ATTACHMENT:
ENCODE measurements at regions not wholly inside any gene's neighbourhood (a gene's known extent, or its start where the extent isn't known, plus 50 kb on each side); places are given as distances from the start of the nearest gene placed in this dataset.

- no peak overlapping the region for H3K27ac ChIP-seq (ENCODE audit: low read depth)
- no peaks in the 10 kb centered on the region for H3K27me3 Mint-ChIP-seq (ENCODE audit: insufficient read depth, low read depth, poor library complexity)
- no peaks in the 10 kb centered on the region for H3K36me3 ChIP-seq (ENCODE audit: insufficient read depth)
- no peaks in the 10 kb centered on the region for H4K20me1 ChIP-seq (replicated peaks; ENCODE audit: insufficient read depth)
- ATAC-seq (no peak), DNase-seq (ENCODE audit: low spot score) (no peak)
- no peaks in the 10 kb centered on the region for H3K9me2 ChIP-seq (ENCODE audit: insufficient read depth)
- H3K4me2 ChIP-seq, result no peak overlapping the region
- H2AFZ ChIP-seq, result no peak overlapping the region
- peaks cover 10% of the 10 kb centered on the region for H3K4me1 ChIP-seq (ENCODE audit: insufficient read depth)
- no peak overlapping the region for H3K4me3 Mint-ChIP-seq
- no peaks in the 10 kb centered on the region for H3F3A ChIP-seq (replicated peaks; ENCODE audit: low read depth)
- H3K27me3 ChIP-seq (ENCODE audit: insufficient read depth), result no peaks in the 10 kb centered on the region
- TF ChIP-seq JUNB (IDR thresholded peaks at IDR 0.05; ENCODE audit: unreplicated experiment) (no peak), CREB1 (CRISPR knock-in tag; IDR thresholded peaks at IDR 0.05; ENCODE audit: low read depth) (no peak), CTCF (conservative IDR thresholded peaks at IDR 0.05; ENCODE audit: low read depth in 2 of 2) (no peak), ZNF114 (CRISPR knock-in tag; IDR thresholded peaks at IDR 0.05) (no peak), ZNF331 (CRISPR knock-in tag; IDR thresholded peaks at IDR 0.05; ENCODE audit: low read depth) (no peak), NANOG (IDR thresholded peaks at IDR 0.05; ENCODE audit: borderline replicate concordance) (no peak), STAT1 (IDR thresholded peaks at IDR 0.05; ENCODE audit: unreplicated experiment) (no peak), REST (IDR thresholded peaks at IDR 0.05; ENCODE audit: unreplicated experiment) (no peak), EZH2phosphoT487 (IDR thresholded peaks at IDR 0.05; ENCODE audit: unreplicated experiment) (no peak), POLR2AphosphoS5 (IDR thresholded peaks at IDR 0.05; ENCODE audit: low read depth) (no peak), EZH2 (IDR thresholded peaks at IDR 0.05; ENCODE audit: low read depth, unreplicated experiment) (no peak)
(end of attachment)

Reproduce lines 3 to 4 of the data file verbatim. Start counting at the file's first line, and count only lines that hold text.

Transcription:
- no peaks in the 10 kb centered on the region for H3K27me3 Mint-ChIP-seq (ENCODE audit: insufficient read depth, low read depth, poor library complexity)
- no peaks in the 10 kb centered on the region for H3K36me3 ChIP-seq (ENCODE audit: insufficient read depth)